A static route configured by an administrator can give absolute control on determining where packets are routed. In comparison to dynamic routing protocols it can be a large administrative overheard for the network engineer when modifying or updating the routes on multiple routers.
A static route configured on a router does not require any bandwidth, as the routes are configured on the local router and are not transmitted elsewhere.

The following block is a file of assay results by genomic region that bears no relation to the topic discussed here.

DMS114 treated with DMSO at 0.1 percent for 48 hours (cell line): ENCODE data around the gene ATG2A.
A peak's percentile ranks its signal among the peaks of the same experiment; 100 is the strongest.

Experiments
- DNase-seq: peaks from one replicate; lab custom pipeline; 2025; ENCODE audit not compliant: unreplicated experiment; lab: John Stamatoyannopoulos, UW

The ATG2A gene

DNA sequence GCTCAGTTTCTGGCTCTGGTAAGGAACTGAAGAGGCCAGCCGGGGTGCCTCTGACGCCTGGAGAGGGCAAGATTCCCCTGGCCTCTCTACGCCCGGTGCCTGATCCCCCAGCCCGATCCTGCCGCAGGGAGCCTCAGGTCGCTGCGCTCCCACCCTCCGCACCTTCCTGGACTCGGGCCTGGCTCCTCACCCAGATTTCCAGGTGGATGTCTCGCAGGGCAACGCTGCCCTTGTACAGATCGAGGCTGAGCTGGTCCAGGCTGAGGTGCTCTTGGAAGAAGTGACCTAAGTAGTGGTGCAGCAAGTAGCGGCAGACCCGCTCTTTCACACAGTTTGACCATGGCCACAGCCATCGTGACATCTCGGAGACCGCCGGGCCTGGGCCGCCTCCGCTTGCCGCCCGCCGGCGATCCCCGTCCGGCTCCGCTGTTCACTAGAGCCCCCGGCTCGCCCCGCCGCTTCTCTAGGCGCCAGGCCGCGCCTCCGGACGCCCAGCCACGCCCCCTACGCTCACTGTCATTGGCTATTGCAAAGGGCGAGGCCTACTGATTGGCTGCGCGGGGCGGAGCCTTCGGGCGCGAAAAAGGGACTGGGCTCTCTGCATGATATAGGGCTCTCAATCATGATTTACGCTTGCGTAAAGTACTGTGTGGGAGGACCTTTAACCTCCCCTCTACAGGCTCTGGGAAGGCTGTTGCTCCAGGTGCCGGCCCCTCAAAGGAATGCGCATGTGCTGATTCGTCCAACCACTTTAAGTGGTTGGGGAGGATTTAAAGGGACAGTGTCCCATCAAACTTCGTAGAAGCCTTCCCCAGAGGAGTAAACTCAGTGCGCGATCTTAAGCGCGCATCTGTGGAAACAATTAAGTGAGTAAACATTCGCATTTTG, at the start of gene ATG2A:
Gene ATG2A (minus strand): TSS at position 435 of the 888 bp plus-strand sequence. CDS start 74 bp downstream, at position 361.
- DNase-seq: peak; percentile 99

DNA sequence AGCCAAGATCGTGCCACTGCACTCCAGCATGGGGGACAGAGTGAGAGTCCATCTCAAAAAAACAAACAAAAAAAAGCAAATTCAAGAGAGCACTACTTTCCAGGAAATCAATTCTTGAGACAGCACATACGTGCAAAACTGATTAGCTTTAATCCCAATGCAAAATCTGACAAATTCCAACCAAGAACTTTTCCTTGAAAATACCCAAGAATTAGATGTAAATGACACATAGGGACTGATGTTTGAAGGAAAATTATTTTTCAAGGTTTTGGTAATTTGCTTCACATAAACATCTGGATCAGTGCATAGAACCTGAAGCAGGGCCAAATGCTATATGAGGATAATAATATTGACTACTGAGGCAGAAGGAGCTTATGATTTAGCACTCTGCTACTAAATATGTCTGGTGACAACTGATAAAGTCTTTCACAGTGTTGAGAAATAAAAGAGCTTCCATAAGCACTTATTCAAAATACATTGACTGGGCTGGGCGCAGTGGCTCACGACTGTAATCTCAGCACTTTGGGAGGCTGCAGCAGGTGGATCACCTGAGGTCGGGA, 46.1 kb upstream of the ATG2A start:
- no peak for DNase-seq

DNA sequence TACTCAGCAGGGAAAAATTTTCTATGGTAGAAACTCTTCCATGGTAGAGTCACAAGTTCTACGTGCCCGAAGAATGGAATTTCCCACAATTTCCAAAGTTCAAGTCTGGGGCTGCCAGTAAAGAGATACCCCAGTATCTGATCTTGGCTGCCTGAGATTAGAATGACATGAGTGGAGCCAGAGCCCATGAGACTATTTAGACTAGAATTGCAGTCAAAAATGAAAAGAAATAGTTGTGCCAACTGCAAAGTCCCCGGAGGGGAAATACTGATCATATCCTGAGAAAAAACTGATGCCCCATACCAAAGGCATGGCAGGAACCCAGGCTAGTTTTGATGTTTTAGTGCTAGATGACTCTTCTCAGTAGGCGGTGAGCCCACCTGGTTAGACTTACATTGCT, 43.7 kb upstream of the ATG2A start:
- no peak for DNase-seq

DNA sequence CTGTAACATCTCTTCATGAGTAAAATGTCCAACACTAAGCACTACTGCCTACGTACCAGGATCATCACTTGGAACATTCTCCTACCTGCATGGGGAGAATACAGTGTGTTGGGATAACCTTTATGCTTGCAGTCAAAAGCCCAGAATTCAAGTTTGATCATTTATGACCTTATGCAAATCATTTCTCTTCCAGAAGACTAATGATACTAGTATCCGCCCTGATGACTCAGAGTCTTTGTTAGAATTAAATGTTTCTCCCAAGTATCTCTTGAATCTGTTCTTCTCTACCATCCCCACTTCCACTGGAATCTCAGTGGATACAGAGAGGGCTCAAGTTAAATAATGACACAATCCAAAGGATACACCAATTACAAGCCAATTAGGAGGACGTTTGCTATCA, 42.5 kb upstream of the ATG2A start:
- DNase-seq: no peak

Due to the static route only being local to the router, any links going down does not result in any peers being updated with new routes.
Static routes are only useful when:
- Dynamic routes cannot be used due to it not being supported, limited memory, or CPU power.
- Routes that are learned through a dynamic routing protocol need to be overridden.